Traditional agent-based antivirus does not play well in virtualized environments, whether it be server or desktop. When resources are consolidated, there can be major performance impacts during scans, including disk IO and CPU overhead. You might also notice poor application performance or slow logon times – which leads to poor user experience — if these things are happening. I’ve had a SAN crash every day due to an antivirus storm, which caused major downtime. It’s important that you carefully consider the ramifications your security software can have on your applications and infrastructure when you set it up.
The way traditional antivirus works is that you install a software agent on each computer and each agent will download definitions on a regularly scheduled basis, as well as perform on-demand scans and/or real-time scanning operations. These operations can be very taxing on system performance, such as CPU and disk IO, which causes latency. Taking this to a virtual environment where you have the potential of hundreds of virtual machines sharing the same infrastructure, you can see massive performance impact on back-end resources during scanning or update operations. We usually call this an antivirus storm. If your storage is not spec’d to handle this additional IO, you can potentially experience a severe performance impact.
To combat this, you can either accommodate with high-performing storage, which can be costly, or you use antivirus offloading technology like NSX Guest Introspection (formerly known as vShield Endpoint) in conjunction with your preferred antivirus vendor, like Deep Security from Trend Micro. Side note: you can get this feature in VMware without having to shell out for the full NSX license. It comes with vSphere Essentials Plus or higher.
What guest introspection does is it takes the scanning operations off each virtual machine, eliminating the need for an agent on each one, and offloading it to a service virtual machine that resides on each host. That allows the scanning and updates to be done at the hypervisor level instead of the guest OS. The main advantage of this is to reduce the strain on CPU and disk resources. So now, instead of hundreds of VMs running the updates/scanning at the same time, you only have one service VM per host that handles the antivirus/antimalware operations for all VMs residing on that host.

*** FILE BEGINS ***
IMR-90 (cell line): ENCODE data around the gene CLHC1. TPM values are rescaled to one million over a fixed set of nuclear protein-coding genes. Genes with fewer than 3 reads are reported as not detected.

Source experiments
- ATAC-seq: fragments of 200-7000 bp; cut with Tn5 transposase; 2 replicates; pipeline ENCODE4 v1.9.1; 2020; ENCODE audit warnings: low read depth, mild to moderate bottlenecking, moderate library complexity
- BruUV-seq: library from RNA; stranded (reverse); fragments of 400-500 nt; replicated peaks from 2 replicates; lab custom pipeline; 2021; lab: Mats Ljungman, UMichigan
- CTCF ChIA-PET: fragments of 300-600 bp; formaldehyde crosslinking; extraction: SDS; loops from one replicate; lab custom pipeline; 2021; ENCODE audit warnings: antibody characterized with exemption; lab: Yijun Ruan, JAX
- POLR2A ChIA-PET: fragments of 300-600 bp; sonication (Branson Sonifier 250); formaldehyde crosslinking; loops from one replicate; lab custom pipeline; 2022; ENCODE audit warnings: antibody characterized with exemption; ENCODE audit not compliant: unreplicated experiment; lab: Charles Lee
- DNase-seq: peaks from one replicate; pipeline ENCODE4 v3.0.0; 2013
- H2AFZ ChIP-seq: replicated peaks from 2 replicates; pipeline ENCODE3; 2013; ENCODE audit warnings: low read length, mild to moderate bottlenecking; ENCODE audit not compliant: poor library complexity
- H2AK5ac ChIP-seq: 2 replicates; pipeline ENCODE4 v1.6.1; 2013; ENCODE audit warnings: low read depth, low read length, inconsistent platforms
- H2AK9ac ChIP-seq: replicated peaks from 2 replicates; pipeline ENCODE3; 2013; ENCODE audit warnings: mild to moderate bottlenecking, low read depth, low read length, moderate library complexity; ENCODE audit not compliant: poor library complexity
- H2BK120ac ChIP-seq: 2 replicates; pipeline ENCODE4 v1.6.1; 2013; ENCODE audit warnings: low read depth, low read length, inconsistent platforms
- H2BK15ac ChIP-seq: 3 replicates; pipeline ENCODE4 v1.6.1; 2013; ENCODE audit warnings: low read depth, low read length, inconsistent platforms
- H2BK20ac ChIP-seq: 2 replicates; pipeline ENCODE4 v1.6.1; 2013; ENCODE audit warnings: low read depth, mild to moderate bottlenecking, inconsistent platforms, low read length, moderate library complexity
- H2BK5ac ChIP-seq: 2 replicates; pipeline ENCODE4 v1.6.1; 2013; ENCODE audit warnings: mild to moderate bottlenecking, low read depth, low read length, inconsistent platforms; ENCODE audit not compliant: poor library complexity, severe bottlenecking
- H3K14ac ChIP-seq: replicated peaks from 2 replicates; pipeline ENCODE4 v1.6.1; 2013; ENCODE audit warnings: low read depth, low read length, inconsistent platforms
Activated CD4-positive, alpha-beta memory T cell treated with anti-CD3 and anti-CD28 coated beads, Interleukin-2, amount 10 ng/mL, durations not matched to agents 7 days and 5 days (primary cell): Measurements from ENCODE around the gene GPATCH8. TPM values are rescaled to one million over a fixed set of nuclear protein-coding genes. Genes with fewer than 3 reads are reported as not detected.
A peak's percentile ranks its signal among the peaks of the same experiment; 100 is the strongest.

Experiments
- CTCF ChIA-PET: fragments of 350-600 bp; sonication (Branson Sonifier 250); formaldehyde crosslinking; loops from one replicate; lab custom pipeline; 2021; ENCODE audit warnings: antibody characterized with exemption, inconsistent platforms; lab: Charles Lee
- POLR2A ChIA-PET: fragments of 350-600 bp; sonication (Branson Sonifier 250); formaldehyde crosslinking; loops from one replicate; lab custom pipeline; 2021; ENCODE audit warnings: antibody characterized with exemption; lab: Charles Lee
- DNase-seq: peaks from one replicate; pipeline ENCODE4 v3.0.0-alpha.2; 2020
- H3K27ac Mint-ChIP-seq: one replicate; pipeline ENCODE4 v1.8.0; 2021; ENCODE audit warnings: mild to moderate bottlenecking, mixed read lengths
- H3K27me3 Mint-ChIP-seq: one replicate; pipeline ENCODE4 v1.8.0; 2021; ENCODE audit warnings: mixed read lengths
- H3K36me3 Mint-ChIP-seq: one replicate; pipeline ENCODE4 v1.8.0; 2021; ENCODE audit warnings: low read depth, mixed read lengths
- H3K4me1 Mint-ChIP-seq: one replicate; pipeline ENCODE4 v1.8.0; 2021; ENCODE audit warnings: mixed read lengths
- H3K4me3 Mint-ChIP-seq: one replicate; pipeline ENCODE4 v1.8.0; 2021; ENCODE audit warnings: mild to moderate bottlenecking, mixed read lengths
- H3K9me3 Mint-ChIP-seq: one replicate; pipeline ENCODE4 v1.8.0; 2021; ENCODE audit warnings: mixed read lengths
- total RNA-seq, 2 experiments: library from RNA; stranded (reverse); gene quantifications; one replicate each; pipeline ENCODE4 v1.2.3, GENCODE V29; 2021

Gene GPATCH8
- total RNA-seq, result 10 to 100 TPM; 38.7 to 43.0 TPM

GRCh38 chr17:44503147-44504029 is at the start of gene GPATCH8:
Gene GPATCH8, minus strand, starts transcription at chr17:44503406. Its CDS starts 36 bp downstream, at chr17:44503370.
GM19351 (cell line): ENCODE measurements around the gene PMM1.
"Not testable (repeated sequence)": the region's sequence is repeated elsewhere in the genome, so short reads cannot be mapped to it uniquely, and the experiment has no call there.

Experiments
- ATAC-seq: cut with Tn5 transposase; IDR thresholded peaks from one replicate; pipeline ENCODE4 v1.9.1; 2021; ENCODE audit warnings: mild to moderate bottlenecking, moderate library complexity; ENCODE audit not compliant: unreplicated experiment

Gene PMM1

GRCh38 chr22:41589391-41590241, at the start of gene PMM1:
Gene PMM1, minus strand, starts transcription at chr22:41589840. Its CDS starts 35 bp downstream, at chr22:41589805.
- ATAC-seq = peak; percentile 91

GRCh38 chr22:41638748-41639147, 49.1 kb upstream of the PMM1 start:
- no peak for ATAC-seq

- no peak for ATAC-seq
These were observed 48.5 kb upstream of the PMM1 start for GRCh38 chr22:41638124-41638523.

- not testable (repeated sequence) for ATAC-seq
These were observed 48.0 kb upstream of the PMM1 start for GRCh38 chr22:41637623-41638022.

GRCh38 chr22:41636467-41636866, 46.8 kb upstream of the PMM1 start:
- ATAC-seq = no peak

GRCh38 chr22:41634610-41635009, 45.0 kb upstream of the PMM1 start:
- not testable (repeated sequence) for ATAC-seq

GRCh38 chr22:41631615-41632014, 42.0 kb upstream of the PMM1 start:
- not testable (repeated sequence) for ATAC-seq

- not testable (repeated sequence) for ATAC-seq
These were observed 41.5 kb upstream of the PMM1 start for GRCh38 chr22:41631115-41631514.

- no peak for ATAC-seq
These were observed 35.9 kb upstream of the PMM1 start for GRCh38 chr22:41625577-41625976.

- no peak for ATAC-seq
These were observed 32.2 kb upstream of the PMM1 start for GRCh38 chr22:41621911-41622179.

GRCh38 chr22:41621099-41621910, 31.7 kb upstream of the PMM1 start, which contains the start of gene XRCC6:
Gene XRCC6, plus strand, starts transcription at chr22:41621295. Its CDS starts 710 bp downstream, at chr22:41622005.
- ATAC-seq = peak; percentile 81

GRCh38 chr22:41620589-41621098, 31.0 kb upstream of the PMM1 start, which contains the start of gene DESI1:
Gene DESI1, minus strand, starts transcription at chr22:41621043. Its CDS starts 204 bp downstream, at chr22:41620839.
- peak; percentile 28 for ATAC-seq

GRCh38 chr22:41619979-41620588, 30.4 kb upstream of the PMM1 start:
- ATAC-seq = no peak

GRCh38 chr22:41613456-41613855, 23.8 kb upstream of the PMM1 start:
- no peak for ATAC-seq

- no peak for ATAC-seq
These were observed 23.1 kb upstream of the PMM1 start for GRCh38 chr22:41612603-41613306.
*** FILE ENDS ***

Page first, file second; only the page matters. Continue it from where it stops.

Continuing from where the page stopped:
I Already Have Antivirus Agents On All My VMs and Switching Is Not An Option: What Do I Do?
If you’ve invested in antivirus already and you don’t have the option to upgrade to something like Trend Micro Deep Security and NSX guest introspection, then you need to make sure you do your best to follow your software vendors’ recommendations. Every application that’s installed on your virtual server or desktops has best practices in regards to antivirus policies. (Regardless of whether or not you’re offloading antivirus operations, this should be done whenever deploying antivirus.) For example, here’s Microsoft’s exclusion list for Windows. Here’s VMware’s exclusion list for Horizon 7. These lists are not short.
For remote desktop services or Windows desktops that use roaming profiles and/or folder redirection, you will need to make exclusions in your antivirus policy for the UNC paths to all scanning operations and any mapped network drives. The reason for this is to allow the file server to do the heavy lifting by scanning the files going in and out of the server. This, essentially, can reduce a lot of the workload on the desktops and allows the file server to do the work on their behalf, doing it just once instead of on all machines. This will prevent bogging down logon times by eliminating the scanning on the files copying down on the desktops at the time of logon. This also applies to user environment virtualization solutions like VMware UEM, Ivanti (AppSense) Environment Manager or VMware personas, etc. If you’re using any of these solutions, refer to that vendor’s AV guides to ensure that you’ve set everything up according to best practice recommendations.
Again, it’s very important to understand how your applications operate in order to fine tune your exclusion list and your behavior monitoring.
Additionally, randomizing scheduled scans can reduce the overhead during a scanning operation. Instead of scanning all desktops or all servers at the same time, you can schedule them in smaller groups and randomize the scanning schedules so they won’t compete for resources at the same time.
Antivirus is a necessary evil and it can create a world of hurt if you don’t take the time to understand how it’s set up and works within your environment. It keeps things secure and you need it, but it can create tremendous performance problems. (This can be true any time you push out default policies without consideration for anything.) And when you add resource-hungry antivirus operations into a virtual environment, which requires the sharing resources, you can compound those performance strains greatly.
The whole idea here is for your antivirus to keep you secure, but to run as efficiently as possible, so whitelist all you can and follow all your vendors’ recommendations.